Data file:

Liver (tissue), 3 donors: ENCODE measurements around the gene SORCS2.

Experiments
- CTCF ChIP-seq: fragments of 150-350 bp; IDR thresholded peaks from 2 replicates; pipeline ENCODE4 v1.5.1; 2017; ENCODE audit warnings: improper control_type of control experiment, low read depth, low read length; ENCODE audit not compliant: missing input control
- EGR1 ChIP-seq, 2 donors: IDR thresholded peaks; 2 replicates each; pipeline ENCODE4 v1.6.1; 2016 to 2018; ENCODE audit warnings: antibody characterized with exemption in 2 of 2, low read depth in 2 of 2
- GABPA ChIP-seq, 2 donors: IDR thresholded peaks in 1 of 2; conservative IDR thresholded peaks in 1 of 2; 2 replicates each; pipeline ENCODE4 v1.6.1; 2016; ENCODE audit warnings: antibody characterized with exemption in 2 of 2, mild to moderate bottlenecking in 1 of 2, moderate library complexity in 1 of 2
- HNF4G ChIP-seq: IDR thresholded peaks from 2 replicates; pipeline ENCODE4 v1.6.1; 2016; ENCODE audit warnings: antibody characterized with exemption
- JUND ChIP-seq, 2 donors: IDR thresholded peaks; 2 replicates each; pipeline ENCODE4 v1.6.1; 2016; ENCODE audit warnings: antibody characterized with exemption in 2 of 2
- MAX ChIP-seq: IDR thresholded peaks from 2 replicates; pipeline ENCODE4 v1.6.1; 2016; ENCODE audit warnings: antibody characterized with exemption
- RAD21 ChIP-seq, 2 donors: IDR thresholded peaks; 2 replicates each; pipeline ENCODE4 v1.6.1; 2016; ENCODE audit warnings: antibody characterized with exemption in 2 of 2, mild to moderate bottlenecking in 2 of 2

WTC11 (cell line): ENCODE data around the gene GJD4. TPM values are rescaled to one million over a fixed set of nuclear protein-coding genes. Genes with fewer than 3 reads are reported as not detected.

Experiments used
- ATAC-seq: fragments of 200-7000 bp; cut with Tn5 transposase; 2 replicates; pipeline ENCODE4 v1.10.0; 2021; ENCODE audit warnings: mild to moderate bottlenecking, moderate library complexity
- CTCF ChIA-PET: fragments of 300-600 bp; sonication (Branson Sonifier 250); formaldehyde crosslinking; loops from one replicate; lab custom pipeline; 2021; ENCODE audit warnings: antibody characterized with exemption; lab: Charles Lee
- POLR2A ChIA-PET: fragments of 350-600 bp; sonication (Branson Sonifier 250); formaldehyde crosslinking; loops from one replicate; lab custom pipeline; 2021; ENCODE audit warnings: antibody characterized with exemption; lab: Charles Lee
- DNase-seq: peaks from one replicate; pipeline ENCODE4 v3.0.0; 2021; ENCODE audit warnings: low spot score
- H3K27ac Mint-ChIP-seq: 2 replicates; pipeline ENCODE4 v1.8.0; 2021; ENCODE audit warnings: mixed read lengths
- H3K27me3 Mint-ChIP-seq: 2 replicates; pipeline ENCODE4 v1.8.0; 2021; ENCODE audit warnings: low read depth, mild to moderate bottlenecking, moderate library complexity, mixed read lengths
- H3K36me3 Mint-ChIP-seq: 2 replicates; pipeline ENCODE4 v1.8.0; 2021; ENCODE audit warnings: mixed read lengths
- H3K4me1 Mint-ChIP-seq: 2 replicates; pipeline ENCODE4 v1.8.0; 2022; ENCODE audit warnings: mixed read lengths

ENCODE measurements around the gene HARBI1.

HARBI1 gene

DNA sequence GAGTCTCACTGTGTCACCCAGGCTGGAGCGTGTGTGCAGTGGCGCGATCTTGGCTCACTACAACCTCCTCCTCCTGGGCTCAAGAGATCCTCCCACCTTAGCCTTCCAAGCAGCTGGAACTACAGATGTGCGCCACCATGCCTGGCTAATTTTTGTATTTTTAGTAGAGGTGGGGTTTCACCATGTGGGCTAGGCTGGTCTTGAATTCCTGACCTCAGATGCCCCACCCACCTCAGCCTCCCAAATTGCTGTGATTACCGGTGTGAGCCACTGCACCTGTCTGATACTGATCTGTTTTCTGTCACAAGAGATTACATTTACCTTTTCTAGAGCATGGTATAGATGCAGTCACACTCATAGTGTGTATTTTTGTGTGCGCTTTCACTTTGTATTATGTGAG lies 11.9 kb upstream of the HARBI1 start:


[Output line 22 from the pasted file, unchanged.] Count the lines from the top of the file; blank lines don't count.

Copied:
DNA sequence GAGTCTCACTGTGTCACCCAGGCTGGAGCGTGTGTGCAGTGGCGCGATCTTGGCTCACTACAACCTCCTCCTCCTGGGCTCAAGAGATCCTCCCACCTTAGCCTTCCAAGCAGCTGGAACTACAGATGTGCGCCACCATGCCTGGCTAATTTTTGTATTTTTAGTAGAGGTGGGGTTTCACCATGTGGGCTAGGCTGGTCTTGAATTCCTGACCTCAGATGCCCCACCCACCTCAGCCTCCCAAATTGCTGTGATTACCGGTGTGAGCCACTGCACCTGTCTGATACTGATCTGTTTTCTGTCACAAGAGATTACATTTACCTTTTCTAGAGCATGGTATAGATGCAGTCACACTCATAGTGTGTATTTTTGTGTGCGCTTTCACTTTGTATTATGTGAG lies 11.9 kb upstream of the HARBI1 start: